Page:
Good Reading : February 2007
HE BRIDGES OF MADISON COUNTY Robert James Waller Francesca Johnson, a middle- aged Iowa housewife, has a four-day affair with a National Geographic photographer Robert Kincaid who is pass- ing through her area photographing the local covered bridges. She never forgets the affair, and looks back with regret and longing in later life. CHRIS of the Variety Reading Group, SA wrote: As a change from our nor mal reading group get together, we decided to read a book then watch the video of it. We all agreed that it was best to read the book before seeing the film, as we didn’t want to have actors intruding on our own imaginations, and thought it would make interesting discussion as to how we all saw the characters in our heads. Some loved the book, loved the romance and the tragedy. Comments included: ‘a book to linger over’, ‘so evocative’, ‘dropped many a tear’. One member even read it twice – luckily, it’s only a slim volume! But not all of us loved it. Four of our nine members either thought it a middle-of-the-road read, very ho hum, or didn’t like it at all. One member thought you might have to be a romantic so maybe that’s why it didn’t resonate with her; another said she just found it a bit boring. The film received a similar reaction to the book.The majority thought it was a good attempt, as so many books-to-film just don’t make the grade for the book lover. But those who loved the book had more tears falling at the movie, while those who were not so enthusiastic took more interest in the nibbles provided. But we all agreed that Clint Eastwood still has that certain something … YEAR OF WONDERS Geraldine Brooks In 1655, in the remote English village of Eyam, bubonic plague has taken the town hostage. The villagers voluntarily quaran- tine themselves, but eventually turn on one another in their grief and fear. GAY of the Stroud Reading Group, NSW wrote: This was chosen by us for our September read ast year. Members unani- mously agreed the book eserved the accolades it ad received. Well crafted, meticulously researched, tragic yet happy – a gripping tale. The characters live on in memory after the book is finished. The historical detail provides insight into the superstitions which caused the hor rific witch hunts of the 17th century. Year of Wonders raises many social questions, and led to discussion on how we would react in similar circumstances. How would the people of our small town respond? It was agreed that people have not essentially changed. While we all enjoyed the book, we questioned the final chapters. It seemed that some of the threads drawing the story to a close were weak and unbelievable. Our meeting was enriched by our group’s convenor having a book of sketches of English villages. One drawing was of Eyam – the very village in the story. Some members had editions of Year of Wonders that contained excellent questions for reading groups. These provoked further thoughtful discussion. It’s a great, 5-star read. SALVATION CREEK Susan Duncan Susan Duncan had a high- powered career in journalism ntil the deaths of her usband and brother provoked an eventful journey of self-discovery. SUSAN of the Booklovers Club, Narrabeen, NSW wrote: Our discussion of this was unusually ani- mated, because most could relate to the issues and themes involved, particularly loss and grief. Every step forward for the author seemed to come at a price. The married lover provoked some discussion. Some of us identified with the author’s grasping at happiness, whatever the cost, as part of the grief process. Others were not so tolerant! While the majority appreciated the humanity in the book, a few members thought that it appeared self- indulgent and manipulative, and there was some discussion about whether or not this is endemic to the genre of autobiography. The liveliest discussion was about the author’s final remarriage to a man whose wife, Barbara, had recently died of cancer. There was more than a hint in the book that, before her death, Barbara had covertly given her approval to this eventual union. For many, this was a positive outcome, while a few thought that it was a bit of self-justification on the author’s part.There followed some discussion about whether bereaved husbands should be left to grieve indefinitely, or whether they should be encouraged to find happiness with some- one else – some very personal responses! Generally, the book was positively received, and nobody could argue with the message about the power of nature and relationships in the healing process! This month’s discussion summaries are of The Bridges of Madison County by Robert James Waller, Year of Wonders by Geraldine Brooks and Salvation Creek by Susan Duncan. reading group round-up reading group If you’d like to join our reading group register, you can register your group online at www.goodreadingmagazine.com Join our national reading group register! WANT TO WIN SOME GREAT BOOKS? Send us your summary (round about 200 words) of your reading group’s discussion of ANY book, and if it’s chosen to be published we’ll send you a parcel of books as a thank you! Subscribe to receive ���� ���� at penguin.com.au and be in the running to WIN a year’s supply of books ���� ���� your monthly Penguin Books newsletter Receive sneak peeks, keep up to date with what’s hot, download reading guides, receive special offers, plus much more.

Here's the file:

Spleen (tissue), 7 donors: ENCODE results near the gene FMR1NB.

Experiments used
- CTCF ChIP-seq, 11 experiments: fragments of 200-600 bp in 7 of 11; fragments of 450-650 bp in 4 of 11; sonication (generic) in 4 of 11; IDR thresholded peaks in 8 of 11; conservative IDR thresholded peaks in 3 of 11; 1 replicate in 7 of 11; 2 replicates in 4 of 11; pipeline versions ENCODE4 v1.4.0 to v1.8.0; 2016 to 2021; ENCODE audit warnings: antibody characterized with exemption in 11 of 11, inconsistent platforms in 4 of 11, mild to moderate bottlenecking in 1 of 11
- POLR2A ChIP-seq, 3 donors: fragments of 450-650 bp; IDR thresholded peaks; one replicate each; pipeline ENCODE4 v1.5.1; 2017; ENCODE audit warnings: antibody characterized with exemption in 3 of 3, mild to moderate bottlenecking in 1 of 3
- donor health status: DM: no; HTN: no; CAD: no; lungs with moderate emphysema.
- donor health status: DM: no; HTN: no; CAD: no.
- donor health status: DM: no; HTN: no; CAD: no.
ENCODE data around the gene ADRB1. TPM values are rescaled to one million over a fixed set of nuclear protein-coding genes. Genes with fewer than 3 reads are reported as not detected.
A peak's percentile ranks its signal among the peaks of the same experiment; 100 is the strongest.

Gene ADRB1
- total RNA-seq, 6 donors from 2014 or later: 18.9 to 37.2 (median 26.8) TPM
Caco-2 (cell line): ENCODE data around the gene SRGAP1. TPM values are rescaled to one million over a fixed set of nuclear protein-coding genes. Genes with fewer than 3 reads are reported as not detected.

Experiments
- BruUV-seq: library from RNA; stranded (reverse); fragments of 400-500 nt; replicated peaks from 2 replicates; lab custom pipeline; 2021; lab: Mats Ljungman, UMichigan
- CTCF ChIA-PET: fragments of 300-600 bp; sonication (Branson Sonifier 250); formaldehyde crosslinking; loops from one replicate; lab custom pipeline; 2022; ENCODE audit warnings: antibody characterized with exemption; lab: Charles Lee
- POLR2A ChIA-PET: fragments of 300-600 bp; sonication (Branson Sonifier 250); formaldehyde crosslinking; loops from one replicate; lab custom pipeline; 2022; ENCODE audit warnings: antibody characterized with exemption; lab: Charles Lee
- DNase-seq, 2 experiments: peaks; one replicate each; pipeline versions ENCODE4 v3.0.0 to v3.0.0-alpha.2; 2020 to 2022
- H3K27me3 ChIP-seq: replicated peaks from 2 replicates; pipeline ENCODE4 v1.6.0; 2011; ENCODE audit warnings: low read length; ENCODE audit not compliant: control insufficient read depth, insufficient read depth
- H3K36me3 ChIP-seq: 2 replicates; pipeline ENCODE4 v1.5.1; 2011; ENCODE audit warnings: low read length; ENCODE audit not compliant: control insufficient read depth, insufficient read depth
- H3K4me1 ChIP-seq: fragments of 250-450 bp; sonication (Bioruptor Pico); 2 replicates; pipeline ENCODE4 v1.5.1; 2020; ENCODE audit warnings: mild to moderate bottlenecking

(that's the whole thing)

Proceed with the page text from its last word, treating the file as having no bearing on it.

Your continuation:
December / January 2007